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Tulk and Ley of Lowca Works, Whitehaven was a locomotive manufacturer
1808 The firm became Millward and Co
1830 The firm became known as Tulk and Ley and began making locomotives with an order for the Maryport and Carlisle Railway.
Also known as Lowca Engine Works
1843 The first two locomotives were a 2-2-2 and an 0-6-0, with a further 2-2-2. They then built a number of 0-4-2 locos for various Northern railways.
From 1847 they built a number of engines to the Crampton pattern, the first three, Namur, Liege and another, being ordered by G. and J. Rennie for the Namur and Liege Railway. The order was undelivered because the railway was not ready. Namur was tested by the LNWR who were considering their purchase. In the end all three were sold to the South Eastern Railway.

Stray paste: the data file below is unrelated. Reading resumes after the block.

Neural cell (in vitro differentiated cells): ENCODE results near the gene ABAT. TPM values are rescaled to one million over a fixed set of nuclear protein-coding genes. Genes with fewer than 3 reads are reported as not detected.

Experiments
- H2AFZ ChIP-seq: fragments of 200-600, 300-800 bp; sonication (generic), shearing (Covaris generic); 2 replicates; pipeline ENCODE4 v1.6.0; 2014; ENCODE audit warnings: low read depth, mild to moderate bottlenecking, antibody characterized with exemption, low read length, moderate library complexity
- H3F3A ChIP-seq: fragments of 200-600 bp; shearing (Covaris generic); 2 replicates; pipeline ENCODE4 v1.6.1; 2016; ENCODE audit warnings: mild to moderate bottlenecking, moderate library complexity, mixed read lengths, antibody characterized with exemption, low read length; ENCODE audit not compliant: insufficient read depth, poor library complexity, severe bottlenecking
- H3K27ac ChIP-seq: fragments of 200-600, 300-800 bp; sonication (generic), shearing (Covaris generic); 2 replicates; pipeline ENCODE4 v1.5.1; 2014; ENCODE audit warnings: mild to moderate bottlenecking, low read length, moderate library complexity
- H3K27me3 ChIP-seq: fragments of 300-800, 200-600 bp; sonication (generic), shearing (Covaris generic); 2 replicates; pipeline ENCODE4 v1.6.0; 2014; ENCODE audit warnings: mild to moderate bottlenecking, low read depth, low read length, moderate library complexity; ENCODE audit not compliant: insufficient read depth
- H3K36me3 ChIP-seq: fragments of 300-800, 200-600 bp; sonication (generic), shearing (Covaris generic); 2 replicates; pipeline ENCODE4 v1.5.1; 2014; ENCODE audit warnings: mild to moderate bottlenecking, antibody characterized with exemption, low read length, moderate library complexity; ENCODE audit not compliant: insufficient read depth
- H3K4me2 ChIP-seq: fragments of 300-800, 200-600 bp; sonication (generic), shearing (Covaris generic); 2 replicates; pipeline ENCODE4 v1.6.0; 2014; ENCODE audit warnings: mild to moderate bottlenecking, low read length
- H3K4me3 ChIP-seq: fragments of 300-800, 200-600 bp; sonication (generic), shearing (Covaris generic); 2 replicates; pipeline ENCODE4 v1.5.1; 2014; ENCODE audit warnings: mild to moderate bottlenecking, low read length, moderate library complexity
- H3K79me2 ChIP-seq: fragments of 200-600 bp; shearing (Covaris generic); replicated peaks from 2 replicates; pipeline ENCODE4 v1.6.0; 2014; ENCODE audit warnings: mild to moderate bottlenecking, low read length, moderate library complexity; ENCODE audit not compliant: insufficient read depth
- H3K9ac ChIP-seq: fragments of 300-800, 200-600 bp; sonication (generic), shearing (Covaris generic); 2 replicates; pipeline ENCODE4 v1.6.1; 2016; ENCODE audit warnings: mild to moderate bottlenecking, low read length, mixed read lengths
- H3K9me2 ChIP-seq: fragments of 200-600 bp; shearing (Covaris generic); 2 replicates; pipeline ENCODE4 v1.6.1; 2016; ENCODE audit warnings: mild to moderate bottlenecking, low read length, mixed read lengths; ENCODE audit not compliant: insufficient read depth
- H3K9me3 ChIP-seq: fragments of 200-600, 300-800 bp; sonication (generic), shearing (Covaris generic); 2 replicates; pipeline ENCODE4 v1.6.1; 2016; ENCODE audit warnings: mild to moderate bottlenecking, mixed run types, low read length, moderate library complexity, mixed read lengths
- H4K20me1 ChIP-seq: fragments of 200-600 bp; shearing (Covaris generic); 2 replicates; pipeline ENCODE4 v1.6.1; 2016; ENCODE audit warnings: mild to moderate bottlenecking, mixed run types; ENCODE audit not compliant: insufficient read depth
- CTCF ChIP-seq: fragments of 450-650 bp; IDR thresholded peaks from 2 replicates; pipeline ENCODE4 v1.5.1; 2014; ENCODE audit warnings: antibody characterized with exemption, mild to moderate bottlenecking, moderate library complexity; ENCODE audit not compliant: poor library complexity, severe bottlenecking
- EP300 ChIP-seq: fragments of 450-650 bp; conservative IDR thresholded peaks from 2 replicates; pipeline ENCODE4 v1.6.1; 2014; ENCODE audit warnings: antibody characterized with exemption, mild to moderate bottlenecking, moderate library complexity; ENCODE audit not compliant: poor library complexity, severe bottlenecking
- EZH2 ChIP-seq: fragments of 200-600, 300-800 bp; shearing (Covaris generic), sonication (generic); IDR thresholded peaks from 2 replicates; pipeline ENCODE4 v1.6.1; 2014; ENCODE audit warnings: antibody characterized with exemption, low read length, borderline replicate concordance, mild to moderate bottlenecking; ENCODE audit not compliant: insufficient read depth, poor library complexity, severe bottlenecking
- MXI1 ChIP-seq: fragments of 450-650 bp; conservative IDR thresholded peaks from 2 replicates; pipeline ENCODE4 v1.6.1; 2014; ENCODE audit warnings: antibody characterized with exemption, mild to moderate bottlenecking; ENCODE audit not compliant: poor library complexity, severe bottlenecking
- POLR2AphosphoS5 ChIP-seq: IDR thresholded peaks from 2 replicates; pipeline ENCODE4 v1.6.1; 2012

Two more engines were sold to the Dundee and Perth and Aberdeen Railway Junction company and the Maryport and Carlisle Railway each, and two for the Sheffield, Ashton-under-Lyne and Manchester Railway.
The LNWR bought a, somewhat larger, engine in 1847, which was reported to have reached 72mph. The rough riding that was typical of Crampton locos, and difficulties with steaming, meant that they did not stay long in service, although they were more successful on the continent.
1857 Around twenty engines had been built. The company was taken over by Fletcher, Jennings and Co